Rod Woodson was no different from every football player who excels in high school and college. He expected success once he reached the NFL.
Woodson soon discovered that his idea of success didn't quite mesh with Pittsburgh Steelers defensive coordinator Rod Rust's definition.
So it was that in 1989, Rust pulled aside Woodson after a walk-through practice and lit into him about the way he approached the game.
"He was the one guy that really chastised me as a young player to play beyond my potential," Woodson said in a recent interview. "He wanted me to get in and study, so he took me in the classroom. ... He showed me how simplified offenses really are, that green light clicked on, and about two months later I went, 'Oh, my God. This is easy.'""
Woodson parlayed Rust's not-so-subtle prodding into a 17-year NFL career that culminated with his selection to the Pro Football Hall of Fame in January.
Bay Area fans will remember Woodson as a cornerback for the 49ers in 1997 and free safety for the Raiders in 2002 and '03, but Woodson's national profile emerged during his 10-year run with the Steelers.
Woodson, who lives in Pleasanton, will be inducted to the Hall in Canton, Ohio, on Aug. 8. Rust said he will be watching, either in person or from his New Jersey home.
"He was willing to use his intellect along with his superb physical talents," Rust said by phone. "That's unusual. When you do that as a player, you aren't guessing as often, and that's when you can make great plays."
Few defensive backs made as many great plays as Woodson did during his career.
His 71 interceptions are third all-time in NFL history. He holds league records for most interception returns for touchdown (12) and interception return yardage (1,483), was selected to the Pro Bowl 11 times, was named All-Pro six times and played on three Super Bowl teams.
Woodson was known as a coach on the field for his ability to recognize what was coming based upon the offensive formation and players' body language.
That's a trait Woodson learned from a long list of coaches considered among the best from the past 25 years, if not ever: Steelers head coaches Chuck Noll and Bill Cowher, as well as defensive coaches Tony Dungy, Dick LeBeau, John Fox, Dom Capers and Rust. And that was just with the Steelers.
"I had so much knowledge in one place in 10 years, it's ridiculous," Woodson said. "I had all that knowledge at my disposal as a player. Guys might get one guy like that in their lifetime, and I had (seven)."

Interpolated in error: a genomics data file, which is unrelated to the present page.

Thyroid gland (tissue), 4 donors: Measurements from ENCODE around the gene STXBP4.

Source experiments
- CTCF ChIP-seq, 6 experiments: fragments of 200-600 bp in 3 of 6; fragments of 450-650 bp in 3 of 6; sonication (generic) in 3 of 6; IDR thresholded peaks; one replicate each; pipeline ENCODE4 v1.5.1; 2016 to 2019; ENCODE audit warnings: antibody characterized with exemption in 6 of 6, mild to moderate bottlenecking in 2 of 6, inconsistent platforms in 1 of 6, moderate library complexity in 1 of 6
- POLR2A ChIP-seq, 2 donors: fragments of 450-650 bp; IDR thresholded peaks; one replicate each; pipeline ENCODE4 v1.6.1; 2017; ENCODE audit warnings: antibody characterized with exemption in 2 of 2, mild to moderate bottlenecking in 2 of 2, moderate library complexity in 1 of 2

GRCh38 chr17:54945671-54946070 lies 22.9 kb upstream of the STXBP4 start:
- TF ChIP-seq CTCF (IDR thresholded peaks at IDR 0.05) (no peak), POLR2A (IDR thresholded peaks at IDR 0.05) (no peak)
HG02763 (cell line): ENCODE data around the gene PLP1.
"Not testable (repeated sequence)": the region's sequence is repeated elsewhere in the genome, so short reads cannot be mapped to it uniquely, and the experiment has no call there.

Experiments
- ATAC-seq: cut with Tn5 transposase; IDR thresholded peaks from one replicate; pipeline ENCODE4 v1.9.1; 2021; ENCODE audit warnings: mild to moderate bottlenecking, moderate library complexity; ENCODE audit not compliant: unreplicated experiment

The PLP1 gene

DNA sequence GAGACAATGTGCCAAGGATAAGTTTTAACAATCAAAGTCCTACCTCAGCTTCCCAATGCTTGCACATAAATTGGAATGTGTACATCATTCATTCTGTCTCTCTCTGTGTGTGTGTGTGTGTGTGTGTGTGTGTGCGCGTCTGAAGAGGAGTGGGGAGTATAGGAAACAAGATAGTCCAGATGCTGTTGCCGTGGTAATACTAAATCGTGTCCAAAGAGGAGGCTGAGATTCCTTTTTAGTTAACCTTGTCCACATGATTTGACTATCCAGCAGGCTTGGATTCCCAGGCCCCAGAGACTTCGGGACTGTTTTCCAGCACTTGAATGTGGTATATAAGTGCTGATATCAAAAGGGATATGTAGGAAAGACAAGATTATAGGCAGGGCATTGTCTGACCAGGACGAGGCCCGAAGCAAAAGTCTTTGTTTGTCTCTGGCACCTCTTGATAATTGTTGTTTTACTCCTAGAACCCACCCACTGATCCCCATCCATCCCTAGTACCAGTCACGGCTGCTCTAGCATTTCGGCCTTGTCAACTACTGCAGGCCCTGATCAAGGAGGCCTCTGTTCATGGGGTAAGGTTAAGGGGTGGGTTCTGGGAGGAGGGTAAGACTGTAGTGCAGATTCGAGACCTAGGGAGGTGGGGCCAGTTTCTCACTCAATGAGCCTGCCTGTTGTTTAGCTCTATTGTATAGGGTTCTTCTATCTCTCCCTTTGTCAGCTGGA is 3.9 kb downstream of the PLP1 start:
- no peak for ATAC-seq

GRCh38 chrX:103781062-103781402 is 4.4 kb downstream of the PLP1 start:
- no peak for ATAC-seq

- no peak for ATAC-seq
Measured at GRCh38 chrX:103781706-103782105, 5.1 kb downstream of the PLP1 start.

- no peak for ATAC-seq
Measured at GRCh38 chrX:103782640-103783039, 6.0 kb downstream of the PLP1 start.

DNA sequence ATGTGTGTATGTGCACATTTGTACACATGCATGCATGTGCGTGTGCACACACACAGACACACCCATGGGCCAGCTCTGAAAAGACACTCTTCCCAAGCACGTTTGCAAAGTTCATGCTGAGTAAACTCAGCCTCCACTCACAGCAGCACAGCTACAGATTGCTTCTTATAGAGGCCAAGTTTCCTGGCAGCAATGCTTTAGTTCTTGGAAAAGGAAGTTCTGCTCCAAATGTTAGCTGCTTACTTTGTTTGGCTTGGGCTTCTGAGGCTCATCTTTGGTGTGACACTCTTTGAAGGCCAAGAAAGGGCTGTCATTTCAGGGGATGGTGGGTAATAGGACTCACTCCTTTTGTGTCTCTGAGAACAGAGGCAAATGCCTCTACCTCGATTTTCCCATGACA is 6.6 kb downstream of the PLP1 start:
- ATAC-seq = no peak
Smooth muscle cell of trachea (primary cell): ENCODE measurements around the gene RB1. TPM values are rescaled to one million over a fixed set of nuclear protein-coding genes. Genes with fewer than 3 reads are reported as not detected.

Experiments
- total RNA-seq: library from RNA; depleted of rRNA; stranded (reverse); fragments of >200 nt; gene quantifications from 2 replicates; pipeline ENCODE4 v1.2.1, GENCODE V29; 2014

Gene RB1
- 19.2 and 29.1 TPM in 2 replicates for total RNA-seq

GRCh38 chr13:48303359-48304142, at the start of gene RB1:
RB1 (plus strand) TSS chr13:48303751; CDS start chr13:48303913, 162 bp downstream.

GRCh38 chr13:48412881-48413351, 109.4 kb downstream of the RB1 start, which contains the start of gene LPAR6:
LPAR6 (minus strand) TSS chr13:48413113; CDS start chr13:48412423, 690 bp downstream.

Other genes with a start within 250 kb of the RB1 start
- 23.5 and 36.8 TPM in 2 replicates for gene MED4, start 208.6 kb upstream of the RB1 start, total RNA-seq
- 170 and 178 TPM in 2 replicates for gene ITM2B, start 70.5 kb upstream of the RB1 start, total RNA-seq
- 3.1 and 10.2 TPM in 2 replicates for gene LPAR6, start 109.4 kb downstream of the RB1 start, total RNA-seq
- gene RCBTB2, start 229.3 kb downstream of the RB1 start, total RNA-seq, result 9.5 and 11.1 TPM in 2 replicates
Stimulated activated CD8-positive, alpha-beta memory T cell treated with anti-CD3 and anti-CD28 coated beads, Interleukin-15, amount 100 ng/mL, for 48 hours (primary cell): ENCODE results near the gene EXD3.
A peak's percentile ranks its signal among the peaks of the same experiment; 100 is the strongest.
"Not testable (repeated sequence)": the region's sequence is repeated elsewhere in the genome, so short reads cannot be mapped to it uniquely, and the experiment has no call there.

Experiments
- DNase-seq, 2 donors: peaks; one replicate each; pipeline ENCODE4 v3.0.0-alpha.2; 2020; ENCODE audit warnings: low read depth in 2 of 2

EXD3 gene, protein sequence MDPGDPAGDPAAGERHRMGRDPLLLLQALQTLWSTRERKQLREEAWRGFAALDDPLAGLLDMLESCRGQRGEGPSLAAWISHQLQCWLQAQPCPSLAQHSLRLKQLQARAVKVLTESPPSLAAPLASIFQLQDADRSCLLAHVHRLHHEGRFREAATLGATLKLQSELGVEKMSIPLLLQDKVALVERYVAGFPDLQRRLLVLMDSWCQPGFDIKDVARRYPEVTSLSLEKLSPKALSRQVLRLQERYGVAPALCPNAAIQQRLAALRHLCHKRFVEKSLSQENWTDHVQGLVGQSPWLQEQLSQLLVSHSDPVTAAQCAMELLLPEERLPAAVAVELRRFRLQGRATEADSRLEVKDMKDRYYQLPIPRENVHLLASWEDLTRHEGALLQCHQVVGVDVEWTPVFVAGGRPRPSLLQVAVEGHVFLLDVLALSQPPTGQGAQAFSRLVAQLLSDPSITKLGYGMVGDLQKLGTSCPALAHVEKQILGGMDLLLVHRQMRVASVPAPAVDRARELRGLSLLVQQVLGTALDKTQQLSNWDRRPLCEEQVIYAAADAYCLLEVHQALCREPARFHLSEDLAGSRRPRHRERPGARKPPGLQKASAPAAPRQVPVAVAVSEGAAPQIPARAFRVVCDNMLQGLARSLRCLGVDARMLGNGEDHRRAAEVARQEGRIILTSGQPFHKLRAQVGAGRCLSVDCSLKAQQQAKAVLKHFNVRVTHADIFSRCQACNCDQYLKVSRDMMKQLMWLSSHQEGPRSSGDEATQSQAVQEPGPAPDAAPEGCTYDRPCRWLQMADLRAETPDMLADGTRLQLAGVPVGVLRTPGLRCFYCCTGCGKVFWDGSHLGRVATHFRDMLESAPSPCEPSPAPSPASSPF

Woodson, 44, grew up in Fort Wayne, Ind., and soon developed into a local legend, both as a football player and track and field sensation.
He won state championships in the high and low hurdles at Snider High and played on football teams that lost only three games in his three years. He earned All-Big Ten and All-America honors as a hurdler at Purdue, where he was the only four-time Big Ten champion in the 55-meter hurdles. He also was invited to the U.S. Olympic track and field trials.
In football, Woodson was All-Big Ten as a sophomore, junior and senior, as well as a consensus All-American as a senior.
"He had such tremendous athletic ability," said Mike Hawley, Woodson's coach at Snider. "When you take that kind of athletic ability and put it with his superior intellect, look out. He was one of a kind."
Woodson, 6-foot and 205 pounds, was that rare player who could beat you in just about every way imaginable.
He was so versatile that he also returned punts and kicks for the Steelers during his first eight seasons. That's something Woodson became accustomed to in his formative years.
"He didn't leave the field," Hawley said. "We took him out only on extra points."
Woodson's ability to change the complexion of a game was uncanny.
One such instance no doubt remains indelibly etched in the minds of Raiders fans.
The Raiders began the 2002 season with four straight victories, but four straight losses followed.
The Raiders rolled into Denver for a Monday night game against the AFC West-leading Broncos.
Late in the first quarter the Raiders led 3-0, but the Broncos were on the verge of scoring a touchdown.
Seemingly out of nowhere, Woodson stepped in front of a Brian Griese pass and raced 98 yards for a momentum-changing touchdown. The Raiders won 34-10, lost only one regular-season game the rest of the way and made it to their first Super Bowl since the 1983 season.
"It possibly could have been one of the bigger plays in my career," Woodson said, in typically understated fashion.
Then again, when you have so many huge plays to choose from, it's difficult singling out just one.
"He might be the greatest athlete that Chuck Noll ever drafted," said Hall of Fame defensive back Mel Blount, in an interview with the Pittsburgh Post-Gazette. "And that's saying a lot when you think of all the Hall of Famers. This guy was special."
Along the way, Woodson endured microfracture knee surgery in 1990, a torn anterior cruciate ligament in 1995 and a position switch from cornerback to safety.
Nothing slowed him down.
"I've never seen anybody in my career go through what he goes through to play the game," former Raiders coach Bill Callahan said during Woodson's last season with the team in 2003. "I haven't seen a guy shoot up every week, who doesn't practice during the week, and go on the field and perform the way he does."
These days, Woodson is coaching football at Valley Christian High in Dublin, where his son is a budding star, and working as an analyst for NFL Network. He's also acclimating to the crowning achievement of his football career.
"I just wanted to play," Woodson said, when asked if he envisioned making the Hall of Fame. "Even when I look at myself in the mirror today, I don't see a Hall of Famer ... Rod Woodson? A little country kid from Indiana who played football for Fort Wayne Snider and went to Purdue, that's what I see. It's still so surreal."